Rafa Nadal: Still the ‘King of Clay’.

As expected, the French Open gave us a dramatic couple of weeks of tennis.

The women’s competition provided the first ever Chinese Grand Slam champion, in Li Na. In the men’s singles, things seemed no different to so many years of late with Rafa Nadal picking up a sixth title, and Roger Federer yet again the beaten finalist.

It was far more dramatic than statistics alone may suggest, however.

Nadal may have gone into the competition holding three of the four Grand Slam trophies. But the form of Novak Djokovic over the previous six months was grabbing far more attention.

His unbeaten record, which during the tournament went on to become the longest ever unbeaten start to a year, had included wins over Nadal in four separate finals. Two of which had come on clay, a surface on which Nadal is widely considered to be the greatest player in tennis history.

The two would only meet in the final, should they have both made it that far.

Stuttering form in the early rounds suggested Nadal would be lucky ever make it to the final, but he saved his best tennis for meetings with Robin Soderling and Andy Murray, both of whom were dispatched from the competition in straight sets.

Djokovic meanwhile had cruised through to the semi finals, and needed only to beat Roger Federer to set up another final with Nadal, and guarantee top spot in the ATP World Tour rankings.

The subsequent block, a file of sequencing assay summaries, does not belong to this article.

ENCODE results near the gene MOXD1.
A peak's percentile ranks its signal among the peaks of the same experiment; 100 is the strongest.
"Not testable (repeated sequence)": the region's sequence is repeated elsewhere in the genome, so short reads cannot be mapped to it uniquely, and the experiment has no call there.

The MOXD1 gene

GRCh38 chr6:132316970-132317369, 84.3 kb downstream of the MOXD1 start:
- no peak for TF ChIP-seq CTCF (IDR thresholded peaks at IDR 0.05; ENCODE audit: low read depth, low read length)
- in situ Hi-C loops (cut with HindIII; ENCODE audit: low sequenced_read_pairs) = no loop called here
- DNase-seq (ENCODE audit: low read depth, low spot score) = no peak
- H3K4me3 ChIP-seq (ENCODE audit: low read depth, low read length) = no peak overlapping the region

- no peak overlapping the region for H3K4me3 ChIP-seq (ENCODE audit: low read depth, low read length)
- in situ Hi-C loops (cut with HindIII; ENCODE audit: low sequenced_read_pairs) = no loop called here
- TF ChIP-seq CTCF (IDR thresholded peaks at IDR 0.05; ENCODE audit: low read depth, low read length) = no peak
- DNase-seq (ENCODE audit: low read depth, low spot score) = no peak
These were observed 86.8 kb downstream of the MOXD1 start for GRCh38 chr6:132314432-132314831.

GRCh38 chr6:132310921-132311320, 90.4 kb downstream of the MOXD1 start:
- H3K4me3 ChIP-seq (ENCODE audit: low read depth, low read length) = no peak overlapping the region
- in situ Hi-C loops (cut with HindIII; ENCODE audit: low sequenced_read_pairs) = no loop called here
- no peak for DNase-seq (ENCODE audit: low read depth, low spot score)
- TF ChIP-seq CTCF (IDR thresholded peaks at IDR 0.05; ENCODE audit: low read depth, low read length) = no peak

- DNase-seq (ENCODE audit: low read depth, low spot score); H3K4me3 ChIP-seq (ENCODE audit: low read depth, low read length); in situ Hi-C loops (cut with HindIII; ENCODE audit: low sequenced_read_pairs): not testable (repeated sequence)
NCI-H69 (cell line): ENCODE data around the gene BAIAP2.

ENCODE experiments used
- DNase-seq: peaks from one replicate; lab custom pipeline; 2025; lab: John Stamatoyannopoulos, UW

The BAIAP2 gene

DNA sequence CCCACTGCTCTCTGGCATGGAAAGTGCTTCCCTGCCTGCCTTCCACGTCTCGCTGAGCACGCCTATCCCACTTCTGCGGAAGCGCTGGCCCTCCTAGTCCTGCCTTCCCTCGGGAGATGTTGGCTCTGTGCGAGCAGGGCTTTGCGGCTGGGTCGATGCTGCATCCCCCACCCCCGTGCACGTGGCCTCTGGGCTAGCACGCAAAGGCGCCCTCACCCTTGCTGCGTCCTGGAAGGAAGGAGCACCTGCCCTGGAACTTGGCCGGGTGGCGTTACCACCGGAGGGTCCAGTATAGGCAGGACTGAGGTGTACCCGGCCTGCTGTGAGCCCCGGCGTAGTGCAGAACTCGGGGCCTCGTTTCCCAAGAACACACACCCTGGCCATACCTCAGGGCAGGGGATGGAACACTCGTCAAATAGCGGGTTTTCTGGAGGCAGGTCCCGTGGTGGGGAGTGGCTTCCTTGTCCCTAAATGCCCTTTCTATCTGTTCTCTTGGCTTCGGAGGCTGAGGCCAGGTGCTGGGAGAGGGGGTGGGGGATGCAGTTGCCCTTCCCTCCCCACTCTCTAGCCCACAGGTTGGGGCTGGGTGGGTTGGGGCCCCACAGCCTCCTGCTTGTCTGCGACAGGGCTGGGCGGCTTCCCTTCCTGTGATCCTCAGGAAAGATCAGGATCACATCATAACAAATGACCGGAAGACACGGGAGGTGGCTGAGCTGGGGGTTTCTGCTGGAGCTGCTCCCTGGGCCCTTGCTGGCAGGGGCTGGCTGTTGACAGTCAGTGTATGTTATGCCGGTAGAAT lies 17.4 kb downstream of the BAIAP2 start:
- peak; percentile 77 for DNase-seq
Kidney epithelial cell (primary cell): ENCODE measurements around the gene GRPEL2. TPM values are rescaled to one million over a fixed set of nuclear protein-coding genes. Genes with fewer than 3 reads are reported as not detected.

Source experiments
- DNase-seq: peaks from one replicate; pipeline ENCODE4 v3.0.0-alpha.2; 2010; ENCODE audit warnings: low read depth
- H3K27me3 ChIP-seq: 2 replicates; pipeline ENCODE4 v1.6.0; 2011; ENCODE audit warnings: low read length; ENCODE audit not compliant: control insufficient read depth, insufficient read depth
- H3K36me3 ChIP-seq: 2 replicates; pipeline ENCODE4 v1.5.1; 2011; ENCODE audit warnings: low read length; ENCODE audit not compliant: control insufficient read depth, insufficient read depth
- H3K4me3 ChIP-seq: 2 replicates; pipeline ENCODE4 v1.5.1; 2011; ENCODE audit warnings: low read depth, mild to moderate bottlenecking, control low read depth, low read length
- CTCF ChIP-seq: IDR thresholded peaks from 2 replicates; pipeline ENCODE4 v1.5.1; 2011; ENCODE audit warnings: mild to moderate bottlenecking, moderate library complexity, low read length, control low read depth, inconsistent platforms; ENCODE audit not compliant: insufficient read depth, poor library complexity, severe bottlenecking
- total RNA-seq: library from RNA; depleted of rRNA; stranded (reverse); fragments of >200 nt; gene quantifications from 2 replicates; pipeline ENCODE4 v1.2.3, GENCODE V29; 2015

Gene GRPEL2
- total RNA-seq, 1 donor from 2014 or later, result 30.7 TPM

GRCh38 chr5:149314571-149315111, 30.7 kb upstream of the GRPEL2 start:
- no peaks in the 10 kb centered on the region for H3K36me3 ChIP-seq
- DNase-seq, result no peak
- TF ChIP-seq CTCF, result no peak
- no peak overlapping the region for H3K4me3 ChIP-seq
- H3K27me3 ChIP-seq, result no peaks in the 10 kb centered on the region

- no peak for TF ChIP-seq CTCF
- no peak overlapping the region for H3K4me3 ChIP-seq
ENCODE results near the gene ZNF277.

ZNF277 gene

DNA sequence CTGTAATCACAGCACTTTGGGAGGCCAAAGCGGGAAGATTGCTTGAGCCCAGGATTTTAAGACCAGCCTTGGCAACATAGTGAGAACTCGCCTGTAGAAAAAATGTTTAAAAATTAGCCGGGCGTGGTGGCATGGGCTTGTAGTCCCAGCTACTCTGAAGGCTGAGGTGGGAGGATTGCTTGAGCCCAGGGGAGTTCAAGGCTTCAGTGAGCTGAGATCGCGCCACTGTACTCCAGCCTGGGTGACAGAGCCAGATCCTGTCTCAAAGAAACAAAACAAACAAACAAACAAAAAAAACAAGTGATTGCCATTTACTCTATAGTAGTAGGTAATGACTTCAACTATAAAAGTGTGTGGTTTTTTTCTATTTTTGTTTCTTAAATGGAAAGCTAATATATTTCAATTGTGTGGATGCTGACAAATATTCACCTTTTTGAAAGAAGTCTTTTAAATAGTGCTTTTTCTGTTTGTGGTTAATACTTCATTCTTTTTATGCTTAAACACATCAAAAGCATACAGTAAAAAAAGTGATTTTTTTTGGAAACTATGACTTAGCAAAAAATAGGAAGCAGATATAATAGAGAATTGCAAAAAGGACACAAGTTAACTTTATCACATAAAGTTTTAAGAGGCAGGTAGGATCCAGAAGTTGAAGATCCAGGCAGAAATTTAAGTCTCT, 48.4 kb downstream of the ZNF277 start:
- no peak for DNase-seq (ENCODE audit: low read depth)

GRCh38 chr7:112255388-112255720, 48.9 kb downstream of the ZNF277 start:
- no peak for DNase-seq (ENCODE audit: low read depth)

While Federer had been the other form player throughout, few had even given him a chance. But it was the Swiss who finally ended Djokovic’s 43 game winning run.

The most decorated tennis player in the Open era was enjoying the lack of pressure, simply getting on with what he’s always done best, and illustrating quite emphatically that on the biggest stages in the game, he is still amongst the men to beat.

After four previous losses to Nadal at Roland Garros, three of them in a final, it would have been something of a fairy-tale ending for Federer had he finally clinched a win over the Spaniard.

Nadal himself had plenty to play for, needing a win in the final to maintain his number one ranking, and it his absolute refusal to be beaten which proved decisive in a gripping and closely fought final.

It might just have been the hardest fought of all of his six French Open titles but like a true champion, Nadal did what was required to achieve success, even when Djokovic’s form was causing many to write off his chances.

Federer and Nadal have now won a total of 26 Grand Slam titles between them. For Djokovic, as well as Andy Murray, it’s a statistic which highlights just how far they must go before  really being able to compare with two of the game’s all time greats.

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